While it may not be as easy as it once was, finding comprehensive travel insurance is still possible, even during a pandemic.
Here we answer the most common questions about choosing travel insurance in 2021, from finding specialist providers for “no-go” destinations to how to make a claim.
Will insurers demand vaccine passports or vaccine certification?
There has been much debate about the efficacy and ethics of vaccine 'passports', or certificates which would allow people who have had the coronavirus jab to travel abroad.
While most governments are yet to announce how they would actually work, some travel operators are already requiring customers who wish to travel with them to have had the vaccine.
So far, no travel insurer has added Covid vaccinations to its small print, but this may change depending on government actions. For example, if the European Union makes vaccination a requirement to holiday in EU countries, insurance providers will have to impose this on their customers.
Do travel insurance companies cover pandemics?
After the WHO announced that the coronavirus was a global pandemic on 11 March, many travel insurance companies said they wouldn’t cover COVID-19-related claims. However, nearly all providers will cover medical expenses for COVID-19-related incidents while on holiday, provided that the destination isn’t on non-essential travel advisories before departure.
Insurance price comparison website Compare the Market said that all the travel insurance policies listed on their website are “likely to cover claims related to COVID-19 for emergency medical and repatriation costs.” However, be aware that not all policies on Compare the Market cover non-medical issues, such as flight or hotel cancellations (see below for more information).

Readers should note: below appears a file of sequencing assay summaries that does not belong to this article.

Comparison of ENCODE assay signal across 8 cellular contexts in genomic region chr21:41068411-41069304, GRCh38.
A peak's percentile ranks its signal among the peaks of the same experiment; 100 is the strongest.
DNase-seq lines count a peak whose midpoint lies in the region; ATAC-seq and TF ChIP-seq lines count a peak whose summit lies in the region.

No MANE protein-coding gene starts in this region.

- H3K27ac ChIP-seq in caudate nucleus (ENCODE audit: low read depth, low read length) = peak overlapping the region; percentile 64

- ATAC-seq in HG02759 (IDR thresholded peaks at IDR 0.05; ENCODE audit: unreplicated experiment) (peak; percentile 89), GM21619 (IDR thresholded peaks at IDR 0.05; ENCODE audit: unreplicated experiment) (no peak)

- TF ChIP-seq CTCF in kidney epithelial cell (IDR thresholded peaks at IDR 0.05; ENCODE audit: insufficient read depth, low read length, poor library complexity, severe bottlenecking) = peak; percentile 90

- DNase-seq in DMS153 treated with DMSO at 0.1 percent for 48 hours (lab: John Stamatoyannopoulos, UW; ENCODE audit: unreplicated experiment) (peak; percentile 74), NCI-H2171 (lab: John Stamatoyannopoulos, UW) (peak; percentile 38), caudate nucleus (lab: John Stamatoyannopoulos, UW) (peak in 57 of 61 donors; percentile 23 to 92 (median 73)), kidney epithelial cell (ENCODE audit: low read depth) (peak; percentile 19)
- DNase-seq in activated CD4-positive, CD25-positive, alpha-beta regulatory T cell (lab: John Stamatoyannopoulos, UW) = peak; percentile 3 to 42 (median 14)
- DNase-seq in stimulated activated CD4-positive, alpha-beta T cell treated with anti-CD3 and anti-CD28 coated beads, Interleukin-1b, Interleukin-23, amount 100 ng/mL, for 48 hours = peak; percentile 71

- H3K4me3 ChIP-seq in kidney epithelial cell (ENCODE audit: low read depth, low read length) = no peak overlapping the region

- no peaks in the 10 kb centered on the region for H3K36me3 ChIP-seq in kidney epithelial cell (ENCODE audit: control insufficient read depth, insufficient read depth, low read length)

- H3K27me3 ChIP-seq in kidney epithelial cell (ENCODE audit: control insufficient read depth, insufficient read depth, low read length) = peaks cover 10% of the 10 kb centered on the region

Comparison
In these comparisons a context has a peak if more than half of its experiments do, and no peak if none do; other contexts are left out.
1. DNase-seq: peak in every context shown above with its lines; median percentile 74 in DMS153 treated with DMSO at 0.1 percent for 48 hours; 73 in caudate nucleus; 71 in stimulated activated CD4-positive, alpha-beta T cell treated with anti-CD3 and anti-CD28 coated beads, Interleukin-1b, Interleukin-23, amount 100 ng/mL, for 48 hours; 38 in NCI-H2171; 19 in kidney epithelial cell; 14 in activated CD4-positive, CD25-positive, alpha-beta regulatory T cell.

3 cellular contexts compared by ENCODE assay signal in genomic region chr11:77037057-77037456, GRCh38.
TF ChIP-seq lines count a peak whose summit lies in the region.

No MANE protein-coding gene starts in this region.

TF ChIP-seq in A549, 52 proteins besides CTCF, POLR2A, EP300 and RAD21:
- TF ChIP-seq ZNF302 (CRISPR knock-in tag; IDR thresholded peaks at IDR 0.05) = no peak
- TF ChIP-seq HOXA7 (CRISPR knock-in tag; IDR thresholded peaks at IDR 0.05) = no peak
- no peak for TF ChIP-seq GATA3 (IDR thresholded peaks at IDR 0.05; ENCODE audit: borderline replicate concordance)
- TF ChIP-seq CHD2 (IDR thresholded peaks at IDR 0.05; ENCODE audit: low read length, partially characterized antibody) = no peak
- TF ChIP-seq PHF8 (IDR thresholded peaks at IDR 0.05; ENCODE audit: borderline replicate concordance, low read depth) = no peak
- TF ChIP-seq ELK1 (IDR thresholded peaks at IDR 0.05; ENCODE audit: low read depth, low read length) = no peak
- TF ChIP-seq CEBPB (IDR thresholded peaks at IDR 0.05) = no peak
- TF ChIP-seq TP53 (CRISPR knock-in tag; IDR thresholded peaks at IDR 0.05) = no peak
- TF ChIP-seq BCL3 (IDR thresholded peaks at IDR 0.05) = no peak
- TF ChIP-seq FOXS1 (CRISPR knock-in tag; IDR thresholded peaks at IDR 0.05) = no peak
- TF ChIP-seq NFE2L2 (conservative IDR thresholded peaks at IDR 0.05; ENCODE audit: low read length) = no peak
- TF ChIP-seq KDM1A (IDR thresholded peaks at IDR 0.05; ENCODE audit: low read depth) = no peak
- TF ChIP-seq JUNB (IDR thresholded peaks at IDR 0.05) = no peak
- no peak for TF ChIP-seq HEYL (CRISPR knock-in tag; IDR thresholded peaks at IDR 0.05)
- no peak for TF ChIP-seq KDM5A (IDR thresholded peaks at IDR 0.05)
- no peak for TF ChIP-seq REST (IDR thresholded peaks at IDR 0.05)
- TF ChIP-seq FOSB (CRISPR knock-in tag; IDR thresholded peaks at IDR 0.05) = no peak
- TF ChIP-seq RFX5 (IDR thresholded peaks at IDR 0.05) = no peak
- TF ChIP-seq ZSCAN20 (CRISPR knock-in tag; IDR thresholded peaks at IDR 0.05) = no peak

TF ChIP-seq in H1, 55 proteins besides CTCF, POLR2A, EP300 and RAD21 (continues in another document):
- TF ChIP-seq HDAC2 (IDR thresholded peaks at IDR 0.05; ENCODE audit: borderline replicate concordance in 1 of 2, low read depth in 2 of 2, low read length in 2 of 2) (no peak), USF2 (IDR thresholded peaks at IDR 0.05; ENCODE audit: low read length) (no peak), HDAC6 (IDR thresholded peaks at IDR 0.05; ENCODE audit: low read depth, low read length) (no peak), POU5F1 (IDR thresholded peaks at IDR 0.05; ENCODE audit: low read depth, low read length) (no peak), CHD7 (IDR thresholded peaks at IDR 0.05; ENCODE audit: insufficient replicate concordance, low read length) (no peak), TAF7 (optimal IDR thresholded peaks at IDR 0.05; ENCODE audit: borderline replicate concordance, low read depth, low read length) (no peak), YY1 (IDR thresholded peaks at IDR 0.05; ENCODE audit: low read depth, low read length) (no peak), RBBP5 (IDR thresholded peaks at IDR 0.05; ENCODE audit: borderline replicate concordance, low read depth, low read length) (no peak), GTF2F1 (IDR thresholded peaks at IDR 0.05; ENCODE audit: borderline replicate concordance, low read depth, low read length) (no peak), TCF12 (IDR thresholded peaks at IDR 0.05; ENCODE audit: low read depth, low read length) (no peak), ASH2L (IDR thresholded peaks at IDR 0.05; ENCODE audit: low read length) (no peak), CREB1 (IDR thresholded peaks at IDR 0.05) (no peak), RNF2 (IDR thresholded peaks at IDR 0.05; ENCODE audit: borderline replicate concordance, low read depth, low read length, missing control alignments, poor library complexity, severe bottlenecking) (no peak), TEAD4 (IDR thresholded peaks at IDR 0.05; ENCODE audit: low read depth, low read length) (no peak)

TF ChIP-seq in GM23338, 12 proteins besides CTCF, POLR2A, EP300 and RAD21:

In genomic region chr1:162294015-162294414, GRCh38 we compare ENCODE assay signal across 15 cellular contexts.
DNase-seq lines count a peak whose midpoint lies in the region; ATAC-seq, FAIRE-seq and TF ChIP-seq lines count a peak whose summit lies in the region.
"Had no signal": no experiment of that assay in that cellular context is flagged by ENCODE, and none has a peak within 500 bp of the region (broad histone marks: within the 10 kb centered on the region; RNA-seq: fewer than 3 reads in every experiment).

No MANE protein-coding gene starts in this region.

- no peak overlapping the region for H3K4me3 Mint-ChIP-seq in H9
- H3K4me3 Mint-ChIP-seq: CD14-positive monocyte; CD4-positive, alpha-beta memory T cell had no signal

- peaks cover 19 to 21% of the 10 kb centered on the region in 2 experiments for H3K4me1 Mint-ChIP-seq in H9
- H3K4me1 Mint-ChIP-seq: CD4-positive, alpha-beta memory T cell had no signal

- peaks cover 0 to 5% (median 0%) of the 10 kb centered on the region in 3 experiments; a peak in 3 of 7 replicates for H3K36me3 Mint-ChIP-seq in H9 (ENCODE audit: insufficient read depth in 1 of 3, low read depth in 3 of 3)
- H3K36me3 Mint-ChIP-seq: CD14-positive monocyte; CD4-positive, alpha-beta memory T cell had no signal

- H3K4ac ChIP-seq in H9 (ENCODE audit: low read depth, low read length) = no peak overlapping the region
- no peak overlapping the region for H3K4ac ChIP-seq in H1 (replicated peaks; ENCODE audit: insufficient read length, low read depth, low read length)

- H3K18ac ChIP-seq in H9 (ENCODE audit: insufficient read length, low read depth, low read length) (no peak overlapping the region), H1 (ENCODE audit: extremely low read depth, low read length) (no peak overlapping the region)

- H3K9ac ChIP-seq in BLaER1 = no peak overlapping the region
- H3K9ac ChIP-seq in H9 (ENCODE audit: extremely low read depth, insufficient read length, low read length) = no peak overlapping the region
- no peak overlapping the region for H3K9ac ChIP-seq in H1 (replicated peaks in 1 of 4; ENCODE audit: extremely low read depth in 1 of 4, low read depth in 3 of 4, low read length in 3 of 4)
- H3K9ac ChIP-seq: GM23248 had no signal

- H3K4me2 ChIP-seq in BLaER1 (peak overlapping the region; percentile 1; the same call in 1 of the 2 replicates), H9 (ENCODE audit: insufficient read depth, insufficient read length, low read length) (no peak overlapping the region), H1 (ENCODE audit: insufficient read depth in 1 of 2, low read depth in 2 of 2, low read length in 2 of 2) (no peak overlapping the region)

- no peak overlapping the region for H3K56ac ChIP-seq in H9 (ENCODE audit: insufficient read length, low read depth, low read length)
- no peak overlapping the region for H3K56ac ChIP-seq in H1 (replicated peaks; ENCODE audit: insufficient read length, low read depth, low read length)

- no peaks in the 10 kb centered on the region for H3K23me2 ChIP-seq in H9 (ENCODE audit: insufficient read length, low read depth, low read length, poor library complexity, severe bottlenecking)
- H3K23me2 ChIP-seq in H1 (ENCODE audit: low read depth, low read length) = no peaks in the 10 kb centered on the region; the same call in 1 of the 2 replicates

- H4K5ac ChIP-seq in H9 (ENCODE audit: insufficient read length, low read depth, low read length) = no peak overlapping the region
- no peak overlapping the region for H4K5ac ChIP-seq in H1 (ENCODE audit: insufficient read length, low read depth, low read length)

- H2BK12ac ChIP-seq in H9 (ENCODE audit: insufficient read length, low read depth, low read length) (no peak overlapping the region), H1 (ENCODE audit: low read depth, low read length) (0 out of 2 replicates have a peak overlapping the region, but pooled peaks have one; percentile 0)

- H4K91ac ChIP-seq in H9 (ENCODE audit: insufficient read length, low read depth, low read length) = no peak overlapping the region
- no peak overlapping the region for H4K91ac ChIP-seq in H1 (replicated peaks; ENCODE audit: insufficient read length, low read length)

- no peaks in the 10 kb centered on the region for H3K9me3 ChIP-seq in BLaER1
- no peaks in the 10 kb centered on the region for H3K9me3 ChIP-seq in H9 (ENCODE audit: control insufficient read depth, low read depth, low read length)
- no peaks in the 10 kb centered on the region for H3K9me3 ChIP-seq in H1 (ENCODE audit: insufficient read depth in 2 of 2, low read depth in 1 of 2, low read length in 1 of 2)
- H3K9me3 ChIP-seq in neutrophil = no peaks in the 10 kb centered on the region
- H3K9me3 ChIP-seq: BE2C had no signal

My country doesn’t have a travel corridor with my chosen holiday destination. Will I be able to get travel insurance?
It’s difficult, but it’s not impossible. If you plan to travel to a destination that is not on your country’s approved list of air bridges, most insurance companies won’t cover you.
However, there are a handful of specialist providers that are offering insurance to “no-go” destinations during COVID-19, such as Battleface and Wild Frontiers.
What if my government advises against travel to my destination after I’ve arrived? Will my insurance policy become invalid?
If a government removes a destination from its travel corridor list while you’re on holiday (and you bought the insurance before departing), your policy should still stand. Check with your provider before taking out the insurance and only go for a company that is prepared to offer cover in this situation.
Are any travel insurance companies covering trip cancellation or disruption due to COVID-19?
While most companies issuing travel insurance during COVID-19 will cover urgent medical care and repatriation, it’s unlikely that they’ll cover other COVID-related issues such as flight or hotel cancellations. But if your package holiday, flights, or accommodation are cancelled due to COVID-19, you can usually request a refund or postpone your trip directly with the airline, hotel, or tour operator.
If I want to cancel my trip because of COVID-19, should my insurance company cover the costs?
It depends. If you knowingly booked a holiday to a destination that was under government non-essential travel advisories then changed your mind, it’s unlikely that your insurance would cover you.